Sessantina Grossa is a vegetable related to a turnip. Commonly known with the names of Broccoli Rabe, Raab, Rapini, Rappone and Turnip broccoli. . In Italy, Broccoli Rabe is a very commonly used vegetable. The edible parts are the florets and the leaves closest to the florets. It is a quite bitter vegetable. The bitterness level depends on the freshness of the product as well as the part of the world in which it is cultivated. Sometimes the bitterness is also closely related to the amount of pesticides used on the farm. The lower the amount of pesticides, the more bitter the taste
Planting starts in either March or April, depending on the climatic zone and the first harvest can be in Late May or early June.
Sessantina Grossa can be planted in the same ground and rotated once every three to four years to avoid clubroot infestation. The ideal planting soil should have a PH of 6.5 to 7.0 in order to minimize the production of clubroot. Once the terrain is prepared and the seeds are planted, Sessantina Grossa produces within 6 to 8 weeks and continues to produce until October – November. If potted first in pots, ideally the seedling should be kept indoor for 6 weeks before transplanting to the ground.
Sessantina Grossa is used in a variety of different recepices. Here in the US the most common use is with pasta and sausages. The broccoli rabe is first sauteed in extra virgin olive oil, red pepper, salt and garlic. The sausage is cooked in a pan with extra virgin olive oil, red pepper salt and garlic. When the Pasta is cooked (al dente) and strained of excess water, it is mixed with the sauteed broccoli rabe and the sausage and served very hot. Of course, Broccoli rabe can be steamed and served with extra virgin Olive oil.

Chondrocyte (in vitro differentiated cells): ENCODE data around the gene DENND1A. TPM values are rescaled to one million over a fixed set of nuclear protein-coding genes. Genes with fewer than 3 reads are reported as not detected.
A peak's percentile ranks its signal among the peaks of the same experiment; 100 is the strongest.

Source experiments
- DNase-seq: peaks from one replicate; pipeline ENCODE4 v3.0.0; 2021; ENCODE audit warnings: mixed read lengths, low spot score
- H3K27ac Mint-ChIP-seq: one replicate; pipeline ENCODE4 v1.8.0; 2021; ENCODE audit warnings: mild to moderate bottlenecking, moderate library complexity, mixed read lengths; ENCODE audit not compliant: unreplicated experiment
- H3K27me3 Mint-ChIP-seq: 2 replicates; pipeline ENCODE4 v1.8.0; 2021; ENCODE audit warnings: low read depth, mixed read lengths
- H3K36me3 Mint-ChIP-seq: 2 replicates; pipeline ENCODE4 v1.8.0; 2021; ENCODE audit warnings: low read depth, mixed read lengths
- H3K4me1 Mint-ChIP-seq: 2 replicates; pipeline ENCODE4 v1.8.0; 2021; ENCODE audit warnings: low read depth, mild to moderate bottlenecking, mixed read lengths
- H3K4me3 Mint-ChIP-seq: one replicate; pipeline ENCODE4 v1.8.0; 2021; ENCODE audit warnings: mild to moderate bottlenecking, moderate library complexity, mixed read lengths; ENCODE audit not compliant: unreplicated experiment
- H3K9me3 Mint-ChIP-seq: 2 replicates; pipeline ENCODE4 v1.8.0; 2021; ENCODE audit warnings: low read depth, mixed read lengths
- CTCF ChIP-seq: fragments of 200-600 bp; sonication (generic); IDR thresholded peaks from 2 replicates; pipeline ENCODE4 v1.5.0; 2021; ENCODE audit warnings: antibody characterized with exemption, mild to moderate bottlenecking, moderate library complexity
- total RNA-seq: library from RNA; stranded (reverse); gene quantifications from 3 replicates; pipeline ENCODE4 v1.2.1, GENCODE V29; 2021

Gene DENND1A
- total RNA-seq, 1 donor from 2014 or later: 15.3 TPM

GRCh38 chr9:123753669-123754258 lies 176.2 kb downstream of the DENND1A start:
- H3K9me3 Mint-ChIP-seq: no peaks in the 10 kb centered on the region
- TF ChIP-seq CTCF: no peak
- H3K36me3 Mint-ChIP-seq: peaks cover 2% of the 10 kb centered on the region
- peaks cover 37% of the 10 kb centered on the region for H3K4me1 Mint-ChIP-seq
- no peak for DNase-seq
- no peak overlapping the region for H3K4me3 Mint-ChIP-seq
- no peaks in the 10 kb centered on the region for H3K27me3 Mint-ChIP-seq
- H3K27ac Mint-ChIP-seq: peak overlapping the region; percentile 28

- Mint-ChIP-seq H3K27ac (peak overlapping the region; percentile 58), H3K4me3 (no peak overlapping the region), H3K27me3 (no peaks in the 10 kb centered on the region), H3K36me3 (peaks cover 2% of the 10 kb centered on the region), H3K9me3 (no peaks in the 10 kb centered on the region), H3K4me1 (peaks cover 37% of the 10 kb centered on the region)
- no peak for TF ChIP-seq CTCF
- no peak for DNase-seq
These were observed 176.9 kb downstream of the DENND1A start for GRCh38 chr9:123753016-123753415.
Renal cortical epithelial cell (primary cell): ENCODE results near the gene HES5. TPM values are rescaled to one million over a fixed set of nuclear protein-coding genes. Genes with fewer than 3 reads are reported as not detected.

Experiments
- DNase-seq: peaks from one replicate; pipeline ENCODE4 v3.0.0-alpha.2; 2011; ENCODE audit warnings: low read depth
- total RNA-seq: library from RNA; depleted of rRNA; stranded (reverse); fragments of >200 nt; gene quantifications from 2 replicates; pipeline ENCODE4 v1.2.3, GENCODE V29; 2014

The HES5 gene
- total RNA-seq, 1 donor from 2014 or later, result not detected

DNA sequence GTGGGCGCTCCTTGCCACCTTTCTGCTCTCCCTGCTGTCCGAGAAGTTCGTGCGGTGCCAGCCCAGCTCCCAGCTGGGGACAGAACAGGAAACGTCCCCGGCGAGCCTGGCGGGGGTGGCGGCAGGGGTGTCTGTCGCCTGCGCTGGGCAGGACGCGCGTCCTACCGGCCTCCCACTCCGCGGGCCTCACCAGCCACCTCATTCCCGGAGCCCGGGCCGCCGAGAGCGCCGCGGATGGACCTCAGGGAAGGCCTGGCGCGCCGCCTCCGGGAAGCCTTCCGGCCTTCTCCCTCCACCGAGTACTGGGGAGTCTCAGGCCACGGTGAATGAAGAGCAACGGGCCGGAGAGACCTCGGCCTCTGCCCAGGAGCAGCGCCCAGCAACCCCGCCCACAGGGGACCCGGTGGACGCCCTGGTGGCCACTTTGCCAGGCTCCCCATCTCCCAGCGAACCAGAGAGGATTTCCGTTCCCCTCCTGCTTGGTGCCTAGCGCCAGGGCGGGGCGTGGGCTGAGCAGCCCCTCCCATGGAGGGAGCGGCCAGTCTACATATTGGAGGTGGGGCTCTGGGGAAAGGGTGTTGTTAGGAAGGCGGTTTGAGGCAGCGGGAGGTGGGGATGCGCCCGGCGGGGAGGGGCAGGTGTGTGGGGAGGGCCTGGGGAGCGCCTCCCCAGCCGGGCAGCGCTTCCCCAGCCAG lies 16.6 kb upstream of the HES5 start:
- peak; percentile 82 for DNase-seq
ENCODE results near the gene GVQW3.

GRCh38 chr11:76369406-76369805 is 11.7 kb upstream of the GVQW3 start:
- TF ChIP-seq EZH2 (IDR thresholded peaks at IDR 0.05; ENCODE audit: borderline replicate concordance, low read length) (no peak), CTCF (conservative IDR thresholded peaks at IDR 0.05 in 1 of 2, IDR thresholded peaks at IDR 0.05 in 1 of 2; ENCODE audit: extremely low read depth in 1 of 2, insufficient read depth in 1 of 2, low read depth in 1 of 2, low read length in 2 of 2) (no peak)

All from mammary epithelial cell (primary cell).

One cup (3 oz.) of cooked Broccoli Rabe contains only 20 calories. It contains high dose of healthy fiber. (~3 oz.) supplies 10% fiber, 77% Vitamin A, 52% of Vitamin C, 10% calcium, and 6% iron. It is also a good source of Vitamins E and K, potassium, folate, and phosphorus. A complete listing of its nutritional benefits can be found in the USDA National Journal.
Growing information: Sessantina Grossa should be planted when the climate has reached a daily temperature of 65 degrees. The growth is ideal during 60 degrees F temperatures and slows down when it reaches 70’s and can be damage at 85 degrees. In soil beds, the seeds should be planted OE to oe inch deep. In a deep-dug raised bed, it is best to space the seeds 10” – 15” apart. The soil should be kept warm (65-68 degrees) to insure optimum growth. Pad like warmers can be used if the temperature goes below 60 degrees F. Once the plants germinate, it is recommended to give as much sun light as possible. When the plants are almost half-grown it is important to side-dress with nitrogen fertilizer. The soil should always be ample moist especially when the florets are coming out. Organic mulch can be used in order to avoid the growth of weeds.
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